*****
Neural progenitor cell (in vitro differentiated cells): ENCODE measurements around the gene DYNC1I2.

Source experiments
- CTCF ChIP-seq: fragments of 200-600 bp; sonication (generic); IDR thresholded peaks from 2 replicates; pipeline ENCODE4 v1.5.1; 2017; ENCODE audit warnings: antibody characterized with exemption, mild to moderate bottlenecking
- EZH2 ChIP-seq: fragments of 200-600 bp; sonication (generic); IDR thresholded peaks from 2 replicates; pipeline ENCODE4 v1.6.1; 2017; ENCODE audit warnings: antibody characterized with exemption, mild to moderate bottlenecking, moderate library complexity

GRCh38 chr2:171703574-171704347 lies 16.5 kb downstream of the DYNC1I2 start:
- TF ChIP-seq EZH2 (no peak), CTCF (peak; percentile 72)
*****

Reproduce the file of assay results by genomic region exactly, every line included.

Neural progenitor cell (in vitro differentiated cells): ENCODE measurements around the gene DYNC1I2.

Source experiments
- CTCF ChIP-seq: fragments of 200-600 bp; sonication (generic); IDR thresholded peaks from 2 replicates; pipeline ENCODE4 v1.5.1; 2017; ENCODE audit warnings: antibody characterized with exemption, mild to moderate bottlenecking
- EZH2 ChIP-seq: fragments of 200-600 bp; sonication (generic); IDR thresholded peaks from 2 replicates; pipeline ENCODE4 v1.6.1; 2017; ENCODE audit warnings: antibody characterized with exemption, mild to moderate bottlenecking, moderate library complexity

GRCh38 chr2:171703574-171704347 lies 16.5 kb downstream of the DYNC1I2 start:
- TF ChIP-seq EZH2 (no peak), CTCF (peak; percentile 72)